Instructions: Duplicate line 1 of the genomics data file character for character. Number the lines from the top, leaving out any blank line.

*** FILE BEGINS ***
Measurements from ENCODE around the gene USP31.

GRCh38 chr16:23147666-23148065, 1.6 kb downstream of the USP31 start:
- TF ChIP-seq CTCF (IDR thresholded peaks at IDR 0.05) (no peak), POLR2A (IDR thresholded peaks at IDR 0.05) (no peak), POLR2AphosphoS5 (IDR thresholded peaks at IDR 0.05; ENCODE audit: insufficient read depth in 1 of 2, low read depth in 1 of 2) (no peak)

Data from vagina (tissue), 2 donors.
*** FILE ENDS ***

Measurements from ENCODE around the gene USP31.